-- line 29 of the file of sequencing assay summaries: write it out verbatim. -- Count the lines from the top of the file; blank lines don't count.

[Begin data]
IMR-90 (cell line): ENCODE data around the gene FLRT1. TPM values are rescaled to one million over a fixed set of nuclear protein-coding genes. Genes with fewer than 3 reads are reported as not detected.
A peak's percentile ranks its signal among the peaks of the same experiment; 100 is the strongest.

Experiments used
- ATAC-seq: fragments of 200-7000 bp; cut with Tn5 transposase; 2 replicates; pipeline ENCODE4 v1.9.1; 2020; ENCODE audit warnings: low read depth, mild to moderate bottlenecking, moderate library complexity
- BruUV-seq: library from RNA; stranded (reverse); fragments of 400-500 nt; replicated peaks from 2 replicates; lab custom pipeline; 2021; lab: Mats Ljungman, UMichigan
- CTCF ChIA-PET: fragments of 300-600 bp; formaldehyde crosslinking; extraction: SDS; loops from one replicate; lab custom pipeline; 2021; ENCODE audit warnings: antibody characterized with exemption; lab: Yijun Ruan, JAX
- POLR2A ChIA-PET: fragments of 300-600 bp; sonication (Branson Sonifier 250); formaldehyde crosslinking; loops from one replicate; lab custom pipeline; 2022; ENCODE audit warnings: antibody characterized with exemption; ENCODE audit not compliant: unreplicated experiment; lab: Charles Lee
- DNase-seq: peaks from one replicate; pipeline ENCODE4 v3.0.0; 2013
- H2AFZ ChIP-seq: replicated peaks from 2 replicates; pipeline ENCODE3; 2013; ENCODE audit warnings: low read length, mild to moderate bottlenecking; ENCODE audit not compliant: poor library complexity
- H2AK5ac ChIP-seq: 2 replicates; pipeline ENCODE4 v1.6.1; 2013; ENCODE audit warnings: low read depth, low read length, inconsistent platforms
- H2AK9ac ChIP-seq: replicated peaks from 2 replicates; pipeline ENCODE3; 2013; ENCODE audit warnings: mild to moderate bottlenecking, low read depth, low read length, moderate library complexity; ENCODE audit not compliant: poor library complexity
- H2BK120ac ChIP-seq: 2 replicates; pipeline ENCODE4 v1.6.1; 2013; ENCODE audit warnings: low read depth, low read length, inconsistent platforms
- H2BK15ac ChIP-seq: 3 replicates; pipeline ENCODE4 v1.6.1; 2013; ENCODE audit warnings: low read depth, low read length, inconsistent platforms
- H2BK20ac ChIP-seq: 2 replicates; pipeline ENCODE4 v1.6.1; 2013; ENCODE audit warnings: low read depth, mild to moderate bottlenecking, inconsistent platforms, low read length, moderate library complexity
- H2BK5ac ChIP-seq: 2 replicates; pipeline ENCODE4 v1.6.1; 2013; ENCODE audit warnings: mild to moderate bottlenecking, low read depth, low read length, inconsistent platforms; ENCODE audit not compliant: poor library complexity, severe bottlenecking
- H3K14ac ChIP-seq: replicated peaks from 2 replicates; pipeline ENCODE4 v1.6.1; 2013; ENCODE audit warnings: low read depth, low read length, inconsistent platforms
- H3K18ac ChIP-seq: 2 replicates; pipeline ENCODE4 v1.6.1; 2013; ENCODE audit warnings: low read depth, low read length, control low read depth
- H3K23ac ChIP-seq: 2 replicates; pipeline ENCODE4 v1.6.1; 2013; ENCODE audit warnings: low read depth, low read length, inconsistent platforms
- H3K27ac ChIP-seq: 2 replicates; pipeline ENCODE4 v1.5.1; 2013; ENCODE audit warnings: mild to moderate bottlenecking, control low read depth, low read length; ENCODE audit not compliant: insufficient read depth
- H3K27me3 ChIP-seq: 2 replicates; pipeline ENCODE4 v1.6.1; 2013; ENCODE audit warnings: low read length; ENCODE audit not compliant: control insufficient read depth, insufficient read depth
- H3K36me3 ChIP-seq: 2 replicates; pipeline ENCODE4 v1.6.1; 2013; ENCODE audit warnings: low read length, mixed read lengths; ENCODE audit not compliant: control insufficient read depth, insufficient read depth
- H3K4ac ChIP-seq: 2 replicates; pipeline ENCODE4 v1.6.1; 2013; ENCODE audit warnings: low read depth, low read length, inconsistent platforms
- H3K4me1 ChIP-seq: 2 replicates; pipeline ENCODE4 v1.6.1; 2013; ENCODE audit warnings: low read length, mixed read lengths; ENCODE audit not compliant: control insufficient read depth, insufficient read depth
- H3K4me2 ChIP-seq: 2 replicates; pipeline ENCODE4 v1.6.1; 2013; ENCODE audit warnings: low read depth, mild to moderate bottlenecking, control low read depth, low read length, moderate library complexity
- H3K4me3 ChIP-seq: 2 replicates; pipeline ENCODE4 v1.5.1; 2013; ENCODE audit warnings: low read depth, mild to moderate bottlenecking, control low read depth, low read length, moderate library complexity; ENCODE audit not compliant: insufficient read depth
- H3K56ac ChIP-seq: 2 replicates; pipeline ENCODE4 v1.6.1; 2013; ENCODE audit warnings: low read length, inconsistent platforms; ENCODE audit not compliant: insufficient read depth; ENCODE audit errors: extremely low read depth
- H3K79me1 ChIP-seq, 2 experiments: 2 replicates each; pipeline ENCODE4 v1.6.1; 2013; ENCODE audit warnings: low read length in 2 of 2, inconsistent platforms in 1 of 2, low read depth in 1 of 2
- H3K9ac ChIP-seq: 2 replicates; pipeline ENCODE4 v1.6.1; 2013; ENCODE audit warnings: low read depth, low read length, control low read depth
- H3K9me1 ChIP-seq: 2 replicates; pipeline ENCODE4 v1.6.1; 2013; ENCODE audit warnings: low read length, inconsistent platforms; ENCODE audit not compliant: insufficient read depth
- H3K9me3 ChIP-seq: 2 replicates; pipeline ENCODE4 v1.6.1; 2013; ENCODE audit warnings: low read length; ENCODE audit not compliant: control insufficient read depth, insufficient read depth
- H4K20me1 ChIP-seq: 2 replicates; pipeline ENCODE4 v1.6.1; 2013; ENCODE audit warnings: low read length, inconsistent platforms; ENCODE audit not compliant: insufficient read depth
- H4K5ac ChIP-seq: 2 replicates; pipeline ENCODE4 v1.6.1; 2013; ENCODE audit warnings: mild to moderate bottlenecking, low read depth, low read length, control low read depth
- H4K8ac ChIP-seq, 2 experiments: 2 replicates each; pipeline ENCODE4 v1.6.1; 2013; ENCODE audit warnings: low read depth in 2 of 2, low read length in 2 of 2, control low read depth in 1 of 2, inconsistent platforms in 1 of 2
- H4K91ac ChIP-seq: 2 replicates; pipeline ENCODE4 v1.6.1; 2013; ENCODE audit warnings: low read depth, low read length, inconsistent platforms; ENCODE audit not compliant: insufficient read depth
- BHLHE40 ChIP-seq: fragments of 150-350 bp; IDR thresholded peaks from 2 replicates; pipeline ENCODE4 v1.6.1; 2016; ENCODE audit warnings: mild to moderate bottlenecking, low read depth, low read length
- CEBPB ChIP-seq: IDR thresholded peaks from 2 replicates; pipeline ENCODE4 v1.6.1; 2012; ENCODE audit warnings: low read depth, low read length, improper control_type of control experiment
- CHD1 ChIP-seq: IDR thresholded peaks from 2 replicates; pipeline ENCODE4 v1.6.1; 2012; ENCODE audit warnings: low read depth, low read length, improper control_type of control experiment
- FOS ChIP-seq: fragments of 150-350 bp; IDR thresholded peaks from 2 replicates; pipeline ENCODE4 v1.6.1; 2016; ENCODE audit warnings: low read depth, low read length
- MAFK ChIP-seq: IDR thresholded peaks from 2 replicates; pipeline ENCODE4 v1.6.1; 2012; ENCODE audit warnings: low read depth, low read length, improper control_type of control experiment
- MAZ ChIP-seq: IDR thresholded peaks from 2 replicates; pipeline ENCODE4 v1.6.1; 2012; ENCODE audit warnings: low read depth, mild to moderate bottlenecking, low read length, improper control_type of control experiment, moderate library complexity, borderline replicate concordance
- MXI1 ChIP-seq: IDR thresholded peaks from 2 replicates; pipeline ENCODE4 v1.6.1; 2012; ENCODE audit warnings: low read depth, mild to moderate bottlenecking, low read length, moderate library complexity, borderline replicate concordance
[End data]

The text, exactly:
- H3K9me1 ChIP-seq: 2 replicates; pipeline ENCODE4 v1.6.1; 2013; ENCODE audit warnings: low read length, inconsistent platforms; ENCODE audit not compliant: insufficient read depth